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Ads to support cheap and free Wi-Fi in SA



Entelek IT Services has launched an advertising-driven model for cheap and free Wi-Fi in underserved communities. The company, which provides Wi-Fi coverage in train stations, taxi ranks, shopping centres, spaza shops and other venues, has developed a proprietary digital marketing system that enables it to generate sustainable revenues while providing cheap or free Wi-Fi connectivity to consumers.

Johan van Wyk, CEO and founder at Entelek IT Services, says that millions of South Africans still depend on expensive mobile broadband data to access the Internet, because operators have struggled to come to market with a commercially viable model for affordable Wi-Fi. With many major hotspot operators downscaling or disappearing from the market, consumers in some townships and other underserved areas have fewer options for fast, cheap and reliable Internet than they did before.

“Over the past decade, hotspot operators have struggled to deliver Wi-Fi in underserved communities in a financially sustainable manner,” says Van Wyk. “Consumers’ unwillingness or inability to pay for connectivity, paired with high infrastructure costs, have made it difficult to address the need for reliable and accessible Internet access in transport hubs, townships and other sites.”   

Cracking the code

Van Wyk says that Entelek IT Services believes that it has cracked the code for sustainable public Wi-Fi by leveraging operator network infrastructure rather than laying down its own, as well as using a multitude of advertising models to subsidise the cost of the service to the consumer. It partners with retailers, transport operators and other companies to roll out hotspots, supporting them with wireless network installation, maintenance and management services, media sales, ad server integration, and solar and electricity provisioning.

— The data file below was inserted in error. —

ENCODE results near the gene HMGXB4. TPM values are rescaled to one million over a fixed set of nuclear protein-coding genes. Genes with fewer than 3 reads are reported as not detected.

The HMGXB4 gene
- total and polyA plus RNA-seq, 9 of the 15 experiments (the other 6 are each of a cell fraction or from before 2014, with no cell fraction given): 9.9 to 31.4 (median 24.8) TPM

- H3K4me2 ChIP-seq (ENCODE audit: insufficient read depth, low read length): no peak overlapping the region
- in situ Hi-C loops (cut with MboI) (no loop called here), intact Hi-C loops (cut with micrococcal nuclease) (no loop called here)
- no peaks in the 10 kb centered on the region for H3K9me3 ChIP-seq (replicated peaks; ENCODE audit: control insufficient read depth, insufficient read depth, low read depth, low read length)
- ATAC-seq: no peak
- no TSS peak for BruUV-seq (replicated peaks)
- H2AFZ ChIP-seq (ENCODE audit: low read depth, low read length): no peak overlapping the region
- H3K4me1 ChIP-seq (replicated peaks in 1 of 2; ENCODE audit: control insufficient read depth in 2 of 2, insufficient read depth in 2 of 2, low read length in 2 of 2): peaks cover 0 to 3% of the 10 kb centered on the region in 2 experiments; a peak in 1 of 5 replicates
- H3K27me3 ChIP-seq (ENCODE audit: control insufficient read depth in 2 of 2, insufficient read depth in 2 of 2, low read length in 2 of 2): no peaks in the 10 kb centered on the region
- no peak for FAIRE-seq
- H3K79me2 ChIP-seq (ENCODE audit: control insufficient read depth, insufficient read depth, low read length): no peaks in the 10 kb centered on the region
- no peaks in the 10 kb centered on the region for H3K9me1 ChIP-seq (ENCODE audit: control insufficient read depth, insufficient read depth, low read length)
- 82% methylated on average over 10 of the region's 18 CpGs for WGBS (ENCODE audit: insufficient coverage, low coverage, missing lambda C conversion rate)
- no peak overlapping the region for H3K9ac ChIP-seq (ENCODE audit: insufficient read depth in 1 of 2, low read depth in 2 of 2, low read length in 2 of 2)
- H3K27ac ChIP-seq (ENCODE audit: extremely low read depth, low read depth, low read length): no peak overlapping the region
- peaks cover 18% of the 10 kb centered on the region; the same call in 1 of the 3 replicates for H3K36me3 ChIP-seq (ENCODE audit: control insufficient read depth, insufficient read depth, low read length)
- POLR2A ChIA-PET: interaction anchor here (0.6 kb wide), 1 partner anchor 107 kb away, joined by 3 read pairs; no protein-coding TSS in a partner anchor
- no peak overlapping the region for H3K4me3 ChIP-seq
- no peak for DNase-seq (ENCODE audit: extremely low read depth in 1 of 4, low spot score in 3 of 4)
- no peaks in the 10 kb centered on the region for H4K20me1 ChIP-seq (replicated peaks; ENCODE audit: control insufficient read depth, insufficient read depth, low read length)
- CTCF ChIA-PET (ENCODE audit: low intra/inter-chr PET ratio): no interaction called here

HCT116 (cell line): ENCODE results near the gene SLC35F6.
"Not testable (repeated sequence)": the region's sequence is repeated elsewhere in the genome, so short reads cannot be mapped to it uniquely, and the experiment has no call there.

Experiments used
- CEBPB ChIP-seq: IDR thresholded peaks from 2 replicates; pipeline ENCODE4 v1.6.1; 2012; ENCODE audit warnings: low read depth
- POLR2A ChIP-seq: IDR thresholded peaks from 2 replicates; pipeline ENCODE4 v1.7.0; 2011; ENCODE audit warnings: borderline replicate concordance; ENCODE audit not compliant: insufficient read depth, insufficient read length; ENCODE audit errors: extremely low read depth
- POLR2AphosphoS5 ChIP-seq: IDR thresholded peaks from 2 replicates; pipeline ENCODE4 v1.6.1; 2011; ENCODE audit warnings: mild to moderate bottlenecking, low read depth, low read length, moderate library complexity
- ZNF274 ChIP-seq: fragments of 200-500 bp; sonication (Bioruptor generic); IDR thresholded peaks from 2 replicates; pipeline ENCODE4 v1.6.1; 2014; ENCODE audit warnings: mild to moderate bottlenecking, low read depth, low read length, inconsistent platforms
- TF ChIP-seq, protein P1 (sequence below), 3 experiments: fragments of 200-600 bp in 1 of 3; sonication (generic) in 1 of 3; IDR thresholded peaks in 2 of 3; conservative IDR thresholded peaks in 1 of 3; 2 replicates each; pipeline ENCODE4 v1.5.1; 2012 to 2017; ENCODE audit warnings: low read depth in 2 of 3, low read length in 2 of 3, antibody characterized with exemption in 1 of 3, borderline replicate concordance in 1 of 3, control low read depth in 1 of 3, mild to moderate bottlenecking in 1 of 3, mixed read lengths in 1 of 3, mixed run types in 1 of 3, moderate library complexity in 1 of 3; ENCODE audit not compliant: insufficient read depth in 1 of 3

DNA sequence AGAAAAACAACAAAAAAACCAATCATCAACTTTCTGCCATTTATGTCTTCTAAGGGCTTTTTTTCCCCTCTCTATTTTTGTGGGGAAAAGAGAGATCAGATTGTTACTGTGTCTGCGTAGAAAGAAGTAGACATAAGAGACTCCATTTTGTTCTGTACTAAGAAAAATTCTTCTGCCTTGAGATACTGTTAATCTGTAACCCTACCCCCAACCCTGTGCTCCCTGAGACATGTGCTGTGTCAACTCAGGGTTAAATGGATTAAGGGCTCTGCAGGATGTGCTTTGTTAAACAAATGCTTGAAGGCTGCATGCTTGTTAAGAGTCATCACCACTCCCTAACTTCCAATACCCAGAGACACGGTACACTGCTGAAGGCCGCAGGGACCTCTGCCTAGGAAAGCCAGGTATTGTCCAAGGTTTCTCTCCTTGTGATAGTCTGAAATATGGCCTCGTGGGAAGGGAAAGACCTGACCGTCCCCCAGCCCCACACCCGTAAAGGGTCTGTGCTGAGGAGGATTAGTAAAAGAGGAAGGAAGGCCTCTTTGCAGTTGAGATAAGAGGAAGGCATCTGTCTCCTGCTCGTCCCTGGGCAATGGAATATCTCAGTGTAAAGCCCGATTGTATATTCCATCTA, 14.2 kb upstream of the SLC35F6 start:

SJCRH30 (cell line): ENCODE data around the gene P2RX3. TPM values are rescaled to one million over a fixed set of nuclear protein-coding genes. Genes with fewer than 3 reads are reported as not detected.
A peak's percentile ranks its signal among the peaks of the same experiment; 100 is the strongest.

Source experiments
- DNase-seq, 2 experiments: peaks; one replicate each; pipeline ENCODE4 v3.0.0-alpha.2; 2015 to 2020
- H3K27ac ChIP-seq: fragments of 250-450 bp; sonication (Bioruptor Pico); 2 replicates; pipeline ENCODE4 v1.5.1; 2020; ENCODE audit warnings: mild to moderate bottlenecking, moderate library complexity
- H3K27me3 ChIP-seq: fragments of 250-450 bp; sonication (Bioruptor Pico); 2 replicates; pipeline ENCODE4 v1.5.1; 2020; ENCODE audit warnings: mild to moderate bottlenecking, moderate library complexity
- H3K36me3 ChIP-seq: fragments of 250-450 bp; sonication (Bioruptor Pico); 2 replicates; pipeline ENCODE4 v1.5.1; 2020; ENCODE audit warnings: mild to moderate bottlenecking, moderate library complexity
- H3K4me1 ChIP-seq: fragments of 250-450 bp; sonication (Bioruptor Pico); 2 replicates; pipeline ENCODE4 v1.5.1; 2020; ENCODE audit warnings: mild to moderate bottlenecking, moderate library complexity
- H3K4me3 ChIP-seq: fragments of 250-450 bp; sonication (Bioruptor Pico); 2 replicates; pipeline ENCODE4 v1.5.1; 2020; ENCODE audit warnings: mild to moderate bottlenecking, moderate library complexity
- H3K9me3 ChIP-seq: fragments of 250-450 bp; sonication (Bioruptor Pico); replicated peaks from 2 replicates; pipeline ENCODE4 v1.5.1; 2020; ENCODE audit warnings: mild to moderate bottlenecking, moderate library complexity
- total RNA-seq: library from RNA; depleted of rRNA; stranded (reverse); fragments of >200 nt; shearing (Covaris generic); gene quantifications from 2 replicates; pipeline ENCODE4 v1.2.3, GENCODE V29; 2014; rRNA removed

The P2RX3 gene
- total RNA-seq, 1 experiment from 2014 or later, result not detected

Says Van Wyk: “We have developed our programmatic and premium advertising solution over the past seven years, and the technical challenges we faced in integrating it with a hotspot platform were substantial. However, now that this platform has matured and broadband costs have fallen 10-fold over the past decade, we can offer free or cheap Wi-Fi in a commercially sustainable model.  We have an impression capacity in the 10’s of millions monthly.”

Entelek IT Services follows a hub-and-spoke approach to hotspot deployment, running free Wi-Fi services at large sites such as taxi ranks and train services, and partnering with merchants to offer cheap Wi-Fi at spazas and other retail sites. The solution has attracted many of South Africa’s leading retail and financial services brands as advertisers as well as the support of major digital buying agencies.  In the next phase of its growth, Entelek will be focusing on growing consumer adoption and reaching new merchant partners.

Driving consumer adoption

“We believe there is scope to drive much higher consumer adoption at our macro sites by educating consumers about the offering,” he says. “We have focused on removing as much friction from connecting as possible; now, we want to provide more consumers with access to the economic, educational and social benefits of the Internet.

“We are also excited by the opportunity to help microentrepreneurs generate revenue from Wi-Fi services as well as to help sites with existing hotspots to monetise them and drive down costs. Capital investment in Wi-Fi hotspots has fallen over the years because the business case was always tricky for dedicated hotspot operators, while the incentives for mobile operators are tilted towards selling data directly to consumers rather than providing free or cheap Wi-Fi.

“Yet Wi-Fi still has an important role to play as a last-meter solution to bridging the digital divide and improving inclusion. With the right business model, hotspots could play a key role in allowing more people to gain access to the Internet and to help those with limited budgets for mobile data to do more online.”